Why Your Corporate Reputation Matters
This month I’m speaking to an organization about corporate reputation and trust. The CEO has designated trust as one of their key priorities and they’ve asked me to help their top leaders understand why corporate reputation matters and what role they play in building it. Given how frequently corporate crises arise these days, I can imagine you might grapple with your corporate reputation too, so I thought I’d share some of my points here and in my next post.
What Is Corporate Reputation
Let’s start with some clarification: Corporate reputation, as the dictionary defines it, is the collective assessments of a corporation’s past actions and the ability of the company to deliver future results.
- Products & Services
They survey 170,000 respondents around the world on their agreement with statements including
- I believe the organization’s products are high in quality, value and service and meet the customers’ needs.
- I believe the organization maintains good workplaces, treating and rewarding employees fairly.
- I believe the organization’s leaders are excellent and visionary managers, and strong endorsers of their companies.
From these responses, they produce a reputation score for each company and publish a ranking.
They have identified what they call “supportive behaviors” that a company’s stakeholders will engage in if it has a positive reputation, such as customers will buy their products, investors will invest in them, and employees will want to work for them.
Ronald Alsop, in his book The 18 Immutable Laws of Corporate Reputation: Creating, Protecting, and Repairing Your Most Valuable Asset, examines these behaviors as well. Based on these two resources and several others, I’ve compiled the following list of benefits of having a strong corporate reputation among different stakeholder groups.
Corporate Reputation Impact on Stakeholders
- Investors and financial analysts. An excellent reputation generates higher valuations and stock prices. Alsop reports on a study of 216 companies where higher stock values were found among companies with a strong reputation and another study of 10 investment portfolios which showed they garnered higher prices if investors were confident they represented less risk — in other words if they trusted the companies more. And according to PR firm Weber Shandwick, 60% of a company’s market value is derived from its reputation, so the better your reputation, the higher your valuation.
- With reviews so prevalent and easily accessible, what other people say about you and your products is critical. Weber Shandwick also found that your advertising and website influence consumer opinion about you far less than online reviews and what people say (56% and 74% vs. 83% and 89%.)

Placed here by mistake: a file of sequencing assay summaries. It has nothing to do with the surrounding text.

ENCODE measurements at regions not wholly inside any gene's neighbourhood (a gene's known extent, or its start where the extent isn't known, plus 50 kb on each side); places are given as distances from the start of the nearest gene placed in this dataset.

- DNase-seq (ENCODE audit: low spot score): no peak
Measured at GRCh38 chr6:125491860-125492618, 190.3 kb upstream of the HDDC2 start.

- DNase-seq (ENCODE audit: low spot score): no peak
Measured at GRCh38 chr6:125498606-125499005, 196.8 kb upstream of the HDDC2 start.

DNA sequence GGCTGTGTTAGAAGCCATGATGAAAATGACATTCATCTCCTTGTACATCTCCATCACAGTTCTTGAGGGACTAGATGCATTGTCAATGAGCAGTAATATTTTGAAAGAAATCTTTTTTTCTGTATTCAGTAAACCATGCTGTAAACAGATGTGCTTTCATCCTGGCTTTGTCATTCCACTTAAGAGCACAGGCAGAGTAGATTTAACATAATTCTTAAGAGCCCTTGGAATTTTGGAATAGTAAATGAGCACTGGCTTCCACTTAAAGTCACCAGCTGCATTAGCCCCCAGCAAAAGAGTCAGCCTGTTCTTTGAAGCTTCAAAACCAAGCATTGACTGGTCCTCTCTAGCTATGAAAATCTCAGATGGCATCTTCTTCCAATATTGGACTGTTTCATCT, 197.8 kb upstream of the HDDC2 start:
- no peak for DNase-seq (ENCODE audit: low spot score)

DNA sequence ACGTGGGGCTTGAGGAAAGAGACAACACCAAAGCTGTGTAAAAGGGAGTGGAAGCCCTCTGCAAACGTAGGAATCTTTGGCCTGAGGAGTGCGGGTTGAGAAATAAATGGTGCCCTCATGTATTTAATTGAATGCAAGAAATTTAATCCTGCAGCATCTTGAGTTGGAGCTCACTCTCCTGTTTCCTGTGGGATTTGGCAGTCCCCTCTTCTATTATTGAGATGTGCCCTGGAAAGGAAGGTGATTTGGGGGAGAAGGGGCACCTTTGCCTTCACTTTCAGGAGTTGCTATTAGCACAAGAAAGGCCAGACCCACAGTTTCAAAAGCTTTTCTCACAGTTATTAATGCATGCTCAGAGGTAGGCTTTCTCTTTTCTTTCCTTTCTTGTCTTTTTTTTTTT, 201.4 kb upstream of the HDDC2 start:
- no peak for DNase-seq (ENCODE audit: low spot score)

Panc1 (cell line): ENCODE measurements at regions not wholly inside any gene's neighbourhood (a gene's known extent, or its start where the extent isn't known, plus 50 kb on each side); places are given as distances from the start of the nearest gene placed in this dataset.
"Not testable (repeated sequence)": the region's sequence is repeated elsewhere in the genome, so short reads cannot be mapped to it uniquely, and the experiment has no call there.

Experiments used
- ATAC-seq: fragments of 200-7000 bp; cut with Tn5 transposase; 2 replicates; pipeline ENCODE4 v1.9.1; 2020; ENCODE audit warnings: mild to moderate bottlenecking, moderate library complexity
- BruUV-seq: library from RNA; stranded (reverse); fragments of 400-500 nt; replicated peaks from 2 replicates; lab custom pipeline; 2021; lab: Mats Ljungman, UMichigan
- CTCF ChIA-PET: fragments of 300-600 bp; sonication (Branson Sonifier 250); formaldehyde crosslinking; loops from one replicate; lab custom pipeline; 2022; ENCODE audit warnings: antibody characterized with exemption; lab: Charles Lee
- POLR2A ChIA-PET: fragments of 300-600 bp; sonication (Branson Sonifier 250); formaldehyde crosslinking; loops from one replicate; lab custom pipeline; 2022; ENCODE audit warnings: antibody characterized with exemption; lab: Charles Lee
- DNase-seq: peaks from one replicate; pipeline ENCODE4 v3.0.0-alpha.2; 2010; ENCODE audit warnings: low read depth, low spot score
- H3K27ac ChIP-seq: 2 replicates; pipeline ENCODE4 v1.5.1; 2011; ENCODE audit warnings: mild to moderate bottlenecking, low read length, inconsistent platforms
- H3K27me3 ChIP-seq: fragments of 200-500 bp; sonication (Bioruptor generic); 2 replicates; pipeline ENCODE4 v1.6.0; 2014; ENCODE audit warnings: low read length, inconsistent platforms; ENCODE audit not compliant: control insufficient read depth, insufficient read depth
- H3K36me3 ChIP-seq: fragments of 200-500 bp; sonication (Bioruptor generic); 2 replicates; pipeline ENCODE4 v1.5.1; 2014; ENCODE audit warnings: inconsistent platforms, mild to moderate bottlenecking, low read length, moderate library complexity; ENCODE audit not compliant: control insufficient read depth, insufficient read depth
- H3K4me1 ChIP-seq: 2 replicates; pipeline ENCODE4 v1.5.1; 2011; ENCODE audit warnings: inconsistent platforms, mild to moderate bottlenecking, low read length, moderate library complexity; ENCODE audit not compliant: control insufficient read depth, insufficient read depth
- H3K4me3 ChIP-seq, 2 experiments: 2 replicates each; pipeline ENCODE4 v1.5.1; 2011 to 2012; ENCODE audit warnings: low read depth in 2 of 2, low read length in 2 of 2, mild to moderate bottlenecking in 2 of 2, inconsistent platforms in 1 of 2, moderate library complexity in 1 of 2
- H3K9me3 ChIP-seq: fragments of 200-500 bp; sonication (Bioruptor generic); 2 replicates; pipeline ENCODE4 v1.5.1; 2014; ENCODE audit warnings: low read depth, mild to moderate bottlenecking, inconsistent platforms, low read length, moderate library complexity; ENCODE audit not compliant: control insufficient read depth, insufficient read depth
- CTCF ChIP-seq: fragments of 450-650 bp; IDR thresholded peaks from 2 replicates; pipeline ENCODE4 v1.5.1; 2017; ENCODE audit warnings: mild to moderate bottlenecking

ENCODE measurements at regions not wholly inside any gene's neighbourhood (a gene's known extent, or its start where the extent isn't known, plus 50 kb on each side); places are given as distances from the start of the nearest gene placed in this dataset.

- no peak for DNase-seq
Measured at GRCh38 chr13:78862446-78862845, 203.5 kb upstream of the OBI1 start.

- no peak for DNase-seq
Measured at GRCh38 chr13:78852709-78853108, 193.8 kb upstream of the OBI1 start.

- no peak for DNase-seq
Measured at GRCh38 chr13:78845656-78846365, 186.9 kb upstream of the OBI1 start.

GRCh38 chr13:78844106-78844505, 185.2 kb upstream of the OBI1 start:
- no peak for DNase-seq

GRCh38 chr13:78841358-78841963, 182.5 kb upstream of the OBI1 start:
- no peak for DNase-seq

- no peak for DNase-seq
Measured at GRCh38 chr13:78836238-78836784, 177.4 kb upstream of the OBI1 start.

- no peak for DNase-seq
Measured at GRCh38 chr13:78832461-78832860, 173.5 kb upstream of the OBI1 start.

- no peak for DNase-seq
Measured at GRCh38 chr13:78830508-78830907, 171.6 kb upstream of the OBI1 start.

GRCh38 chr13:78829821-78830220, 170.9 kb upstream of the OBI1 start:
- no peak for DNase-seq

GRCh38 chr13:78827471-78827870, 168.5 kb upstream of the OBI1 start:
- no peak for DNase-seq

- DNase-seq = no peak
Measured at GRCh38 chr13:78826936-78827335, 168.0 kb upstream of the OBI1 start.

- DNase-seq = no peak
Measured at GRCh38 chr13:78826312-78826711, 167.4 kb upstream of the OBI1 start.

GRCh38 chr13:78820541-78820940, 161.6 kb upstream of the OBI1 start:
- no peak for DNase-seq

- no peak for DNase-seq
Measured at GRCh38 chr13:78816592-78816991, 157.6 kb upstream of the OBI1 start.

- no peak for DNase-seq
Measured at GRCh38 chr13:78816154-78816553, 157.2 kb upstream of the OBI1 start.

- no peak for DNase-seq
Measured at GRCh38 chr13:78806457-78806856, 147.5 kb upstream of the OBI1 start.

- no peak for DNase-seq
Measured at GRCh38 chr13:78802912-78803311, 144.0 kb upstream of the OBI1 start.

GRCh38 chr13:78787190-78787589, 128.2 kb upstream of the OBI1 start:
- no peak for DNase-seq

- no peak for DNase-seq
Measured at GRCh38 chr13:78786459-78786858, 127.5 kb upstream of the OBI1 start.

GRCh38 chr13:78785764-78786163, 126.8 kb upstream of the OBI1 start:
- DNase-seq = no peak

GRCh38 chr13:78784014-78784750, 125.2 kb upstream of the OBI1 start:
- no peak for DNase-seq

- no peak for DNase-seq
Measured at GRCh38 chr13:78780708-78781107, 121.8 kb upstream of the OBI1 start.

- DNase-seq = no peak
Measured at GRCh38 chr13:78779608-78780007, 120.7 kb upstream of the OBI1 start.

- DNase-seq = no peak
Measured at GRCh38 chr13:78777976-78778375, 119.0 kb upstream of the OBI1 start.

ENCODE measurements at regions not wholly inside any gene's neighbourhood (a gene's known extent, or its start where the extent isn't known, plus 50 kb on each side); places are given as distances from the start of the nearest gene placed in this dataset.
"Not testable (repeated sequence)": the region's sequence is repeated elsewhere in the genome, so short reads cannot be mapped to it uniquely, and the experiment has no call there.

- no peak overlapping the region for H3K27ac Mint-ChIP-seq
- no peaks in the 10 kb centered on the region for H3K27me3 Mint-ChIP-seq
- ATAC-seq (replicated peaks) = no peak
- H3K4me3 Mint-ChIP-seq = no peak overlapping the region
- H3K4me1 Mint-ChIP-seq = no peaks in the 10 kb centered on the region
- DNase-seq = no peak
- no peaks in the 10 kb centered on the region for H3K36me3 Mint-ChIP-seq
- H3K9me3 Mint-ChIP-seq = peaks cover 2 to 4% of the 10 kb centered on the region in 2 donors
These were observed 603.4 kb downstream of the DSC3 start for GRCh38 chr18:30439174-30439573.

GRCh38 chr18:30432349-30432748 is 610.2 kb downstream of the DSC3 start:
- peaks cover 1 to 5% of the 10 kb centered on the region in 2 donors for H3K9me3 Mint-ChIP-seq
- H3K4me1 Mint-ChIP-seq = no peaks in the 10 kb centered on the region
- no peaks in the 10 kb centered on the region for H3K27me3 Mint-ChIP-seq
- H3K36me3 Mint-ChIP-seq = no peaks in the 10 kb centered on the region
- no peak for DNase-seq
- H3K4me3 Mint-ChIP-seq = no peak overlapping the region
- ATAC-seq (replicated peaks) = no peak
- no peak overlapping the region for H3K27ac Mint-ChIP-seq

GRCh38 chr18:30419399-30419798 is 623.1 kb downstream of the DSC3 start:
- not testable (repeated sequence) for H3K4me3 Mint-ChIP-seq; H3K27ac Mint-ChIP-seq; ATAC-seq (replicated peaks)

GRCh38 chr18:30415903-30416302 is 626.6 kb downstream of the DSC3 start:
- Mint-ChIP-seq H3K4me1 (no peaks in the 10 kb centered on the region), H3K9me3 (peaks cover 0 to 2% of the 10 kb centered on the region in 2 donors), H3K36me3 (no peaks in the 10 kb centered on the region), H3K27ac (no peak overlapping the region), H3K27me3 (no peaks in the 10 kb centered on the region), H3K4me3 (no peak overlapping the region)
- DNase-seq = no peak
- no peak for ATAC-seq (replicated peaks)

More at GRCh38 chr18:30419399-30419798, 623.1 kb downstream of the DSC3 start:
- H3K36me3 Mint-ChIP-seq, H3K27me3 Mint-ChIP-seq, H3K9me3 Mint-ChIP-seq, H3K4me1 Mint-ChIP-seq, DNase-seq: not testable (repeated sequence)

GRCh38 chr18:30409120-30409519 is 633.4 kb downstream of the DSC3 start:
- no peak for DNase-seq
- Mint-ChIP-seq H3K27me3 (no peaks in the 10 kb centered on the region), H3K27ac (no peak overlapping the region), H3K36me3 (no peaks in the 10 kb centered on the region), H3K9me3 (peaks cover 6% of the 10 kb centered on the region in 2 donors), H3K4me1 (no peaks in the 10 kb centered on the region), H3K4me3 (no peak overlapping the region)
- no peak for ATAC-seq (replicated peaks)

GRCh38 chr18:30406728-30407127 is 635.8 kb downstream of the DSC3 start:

- When a company has an excellent reputation, its employees have better morale and better productivity. They’re also less likely to leave the company, which can save your organization huge turnover costs. And they’re more likely to act as brand ambassadors, proudly communicating about and representing your brand to friends and neighbors in their communities, the business partners they interact with, and even prospective employees. And speaking of potential recruits, reputation also impacts your company’s ability to compete in the war for talent among prospective employees. You can attract top talent employees with less cost.
- Regulatory bodies and government agencies pay attention to the public sentiment of companies and their products. Apple has definitely benefitted from this, not only in getting a more favorable outcome from a Senate hearing on its tax practices, as reported by The New York Times, but also in getting permits for its new corporate office in Cupertino.
- Undergirding all stakeholders is the goodwill of the public. During crucible moments, your reputation determines whether the public gets behind you or demonizes you. Consider what happened earlier this year when Kraft’s attempt to take over Unilever was squashed. Kraft had lost public trust after the way it handled its takeover of Cadbury. It had reversed the promises it made when it initiated the hostile takeover, closing factories, laying off thousands of workers, taking cost out of Cadbury product recipes which changed the taste of its beloved chocolate, and eventually spinning off the snack businesses which signaled that it didn’t value the Cadbury brand which is so beloved by so many. So when Kraft made a bid to acquire Unilever, it quickly found out it didn’t have the support it needed from regulators, from the industry, and most importantly from the public.
Bottom line, the better your reputation, the more you reduce operating costs and risk and increase valuation, revenue, and growth potential. That’s why your corporate reputation matters.
In my next post, I’ll discuss how to improve your corporate reputation and what you as a leader must do specifically to build a strong reputation. Please subscribe to my feed so you get notified when it gets published.
P.S. My colleague Dennis Tafoya has a new book out on a related topic, Managing Organizational Crisis and Brand Trauma. I haven’t had a chance to read it yet, but I’m sure it will be as instructive as his first one (see below Organizations in the Face of Crisis).